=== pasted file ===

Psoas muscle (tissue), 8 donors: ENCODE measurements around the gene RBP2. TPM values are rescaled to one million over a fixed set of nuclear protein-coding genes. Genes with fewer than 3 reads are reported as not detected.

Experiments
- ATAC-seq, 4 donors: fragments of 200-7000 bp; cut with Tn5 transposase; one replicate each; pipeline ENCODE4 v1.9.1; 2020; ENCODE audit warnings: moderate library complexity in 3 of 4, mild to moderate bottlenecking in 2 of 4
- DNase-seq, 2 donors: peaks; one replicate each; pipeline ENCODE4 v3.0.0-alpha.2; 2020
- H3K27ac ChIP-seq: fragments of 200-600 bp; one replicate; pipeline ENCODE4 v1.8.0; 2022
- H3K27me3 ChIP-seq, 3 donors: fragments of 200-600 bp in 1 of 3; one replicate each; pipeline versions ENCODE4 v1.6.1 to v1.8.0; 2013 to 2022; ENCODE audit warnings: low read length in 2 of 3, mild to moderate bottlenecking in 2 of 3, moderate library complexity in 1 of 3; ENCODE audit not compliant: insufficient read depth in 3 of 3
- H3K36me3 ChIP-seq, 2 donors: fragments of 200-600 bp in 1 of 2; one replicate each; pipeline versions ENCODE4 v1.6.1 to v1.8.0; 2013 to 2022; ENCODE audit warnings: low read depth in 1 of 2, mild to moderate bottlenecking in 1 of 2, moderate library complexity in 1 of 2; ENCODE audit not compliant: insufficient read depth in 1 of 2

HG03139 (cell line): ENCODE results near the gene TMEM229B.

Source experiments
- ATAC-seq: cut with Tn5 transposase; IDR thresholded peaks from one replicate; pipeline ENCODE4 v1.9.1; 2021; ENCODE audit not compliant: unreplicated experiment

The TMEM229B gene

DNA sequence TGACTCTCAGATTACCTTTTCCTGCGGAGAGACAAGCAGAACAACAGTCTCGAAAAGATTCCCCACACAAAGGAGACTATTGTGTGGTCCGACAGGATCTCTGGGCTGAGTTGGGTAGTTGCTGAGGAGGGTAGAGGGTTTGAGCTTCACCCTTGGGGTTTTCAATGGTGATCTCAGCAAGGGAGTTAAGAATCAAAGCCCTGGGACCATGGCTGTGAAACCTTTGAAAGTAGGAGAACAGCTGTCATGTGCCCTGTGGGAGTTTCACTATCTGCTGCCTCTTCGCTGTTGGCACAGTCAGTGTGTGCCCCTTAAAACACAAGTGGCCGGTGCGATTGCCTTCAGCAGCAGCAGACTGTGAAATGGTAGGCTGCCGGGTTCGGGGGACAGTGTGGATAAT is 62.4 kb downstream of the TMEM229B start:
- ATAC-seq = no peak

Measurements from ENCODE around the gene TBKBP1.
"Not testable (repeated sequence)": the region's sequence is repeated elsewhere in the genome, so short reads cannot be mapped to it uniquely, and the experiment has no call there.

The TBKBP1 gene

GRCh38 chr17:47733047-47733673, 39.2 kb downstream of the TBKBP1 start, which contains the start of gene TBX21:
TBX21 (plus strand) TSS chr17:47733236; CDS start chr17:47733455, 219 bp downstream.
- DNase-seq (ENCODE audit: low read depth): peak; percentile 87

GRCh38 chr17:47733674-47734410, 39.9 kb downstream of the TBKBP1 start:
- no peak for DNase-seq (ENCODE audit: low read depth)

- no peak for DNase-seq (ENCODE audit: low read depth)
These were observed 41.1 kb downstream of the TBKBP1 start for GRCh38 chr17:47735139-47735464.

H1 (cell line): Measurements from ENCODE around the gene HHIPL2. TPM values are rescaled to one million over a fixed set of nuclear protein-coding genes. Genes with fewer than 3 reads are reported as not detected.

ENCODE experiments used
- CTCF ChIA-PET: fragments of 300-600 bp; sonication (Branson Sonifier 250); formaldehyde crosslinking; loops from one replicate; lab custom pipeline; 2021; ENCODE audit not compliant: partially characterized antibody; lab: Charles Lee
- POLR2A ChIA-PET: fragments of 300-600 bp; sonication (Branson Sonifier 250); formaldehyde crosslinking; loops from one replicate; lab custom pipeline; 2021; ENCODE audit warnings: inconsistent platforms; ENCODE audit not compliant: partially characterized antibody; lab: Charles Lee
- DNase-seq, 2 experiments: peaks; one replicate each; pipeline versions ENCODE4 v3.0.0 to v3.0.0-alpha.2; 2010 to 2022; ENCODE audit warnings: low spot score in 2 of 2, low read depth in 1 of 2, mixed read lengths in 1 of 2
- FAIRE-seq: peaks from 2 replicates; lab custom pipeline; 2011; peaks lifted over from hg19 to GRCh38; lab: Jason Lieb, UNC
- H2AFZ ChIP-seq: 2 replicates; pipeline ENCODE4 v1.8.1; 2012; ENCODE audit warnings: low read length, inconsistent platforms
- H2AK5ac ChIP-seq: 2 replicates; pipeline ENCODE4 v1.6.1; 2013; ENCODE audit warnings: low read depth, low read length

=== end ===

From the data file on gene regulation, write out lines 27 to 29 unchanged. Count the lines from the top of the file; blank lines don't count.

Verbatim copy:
- POLR2A ChIA-PET: fragments of 300-600 bp; sonication (Branson Sonifier 250); formaldehyde crosslinking; loops from one replicate; lab custom pipeline; 2021; ENCODE audit warnings: inconsistent platforms; ENCODE audit not compliant: partially characterized antibody; lab: Charles Lee
- DNase-seq, 2 experiments: peaks; one replicate each; pipeline versions ENCODE4 v3.0.0 to v3.0.0-alpha.2; 2010 to 2022; ENCODE audit warnings: low spot score in 2 of 2, low read depth in 1 of 2, mixed read lengths in 1 of 2
- FAIRE-seq: peaks from 2 replicates; lab custom pipeline; 2011; peaks lifted over from hg19 to GRCh38; lab: Jason Lieb, UNC